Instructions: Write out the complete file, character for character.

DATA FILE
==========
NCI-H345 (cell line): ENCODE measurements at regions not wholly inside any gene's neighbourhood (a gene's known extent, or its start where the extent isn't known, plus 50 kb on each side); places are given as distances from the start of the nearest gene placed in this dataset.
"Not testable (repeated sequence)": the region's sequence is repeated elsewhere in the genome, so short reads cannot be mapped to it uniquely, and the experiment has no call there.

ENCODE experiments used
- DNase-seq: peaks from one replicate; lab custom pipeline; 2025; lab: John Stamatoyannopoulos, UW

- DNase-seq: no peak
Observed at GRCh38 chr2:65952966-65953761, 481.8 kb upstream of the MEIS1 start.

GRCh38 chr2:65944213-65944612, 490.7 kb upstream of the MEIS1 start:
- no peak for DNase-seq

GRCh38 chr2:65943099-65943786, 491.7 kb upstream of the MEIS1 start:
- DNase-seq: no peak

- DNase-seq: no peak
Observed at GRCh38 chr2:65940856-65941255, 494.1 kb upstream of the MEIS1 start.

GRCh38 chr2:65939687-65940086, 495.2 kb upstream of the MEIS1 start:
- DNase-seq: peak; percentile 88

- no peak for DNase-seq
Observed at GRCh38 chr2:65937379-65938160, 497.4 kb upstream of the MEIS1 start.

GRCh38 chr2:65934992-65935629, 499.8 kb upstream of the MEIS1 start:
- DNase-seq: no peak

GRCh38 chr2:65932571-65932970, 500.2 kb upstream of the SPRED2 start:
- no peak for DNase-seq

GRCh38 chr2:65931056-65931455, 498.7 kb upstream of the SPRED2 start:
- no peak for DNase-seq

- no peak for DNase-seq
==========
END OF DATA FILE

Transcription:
NCI-H345 (cell line): ENCODE measurements at regions not wholly inside any gene's neighbourhood (a gene's known extent, or its start where the extent isn't known, plus 50 kb on each side); places are given as distances from the start of the nearest gene placed in this dataset.
"Not testable (repeated sequence)": the region's sequence is repeated elsewhere in the genome, so short reads cannot be mapped to it uniquely, and the experiment has no call there.

ENCODE experiments used
- DNase-seq: peaks from one replicate; lab custom pipeline; 2025; lab: John Stamatoyannopoulos, UW

- DNase-seq: no peak
Observed at GRCh38 chr2:65952966-65953761, 481.8 kb upstream of the MEIS1 start.

GRCh38 chr2:65944213-65944612, 490.7 kb upstream of the MEIS1 start:
- no peak for DNase-seq

GRCh38 chr2:65943099-65943786, 491.7 kb upstream of the MEIS1 start:
- DNase-seq: no peak

- DNase-seq: no peak
Observed at GRCh38 chr2:65940856-65941255, 494.1 kb upstream of the MEIS1 start.

GRCh38 chr2:65939687-65940086, 495.2 kb upstream of the MEIS1 start:
- DNase-seq: peak; percentile 88

- no peak for DNase-seq
Observed at GRCh38 chr2:65937379-65938160, 497.4 kb upstream of the MEIS1 start.

GRCh38 chr2:65934992-65935629, 499.8 kb upstream of the MEIS1 start:
- DNase-seq: no peak

GRCh38 chr2:65932571-65932970, 500.2 kb upstream of the SPRED2 start:
- no peak for DNase-seq

GRCh38 chr2:65931056-65931455, 498.7 kb upstream of the SPRED2 start:
- no peak for DNase-seq

- no peak for DNase-seq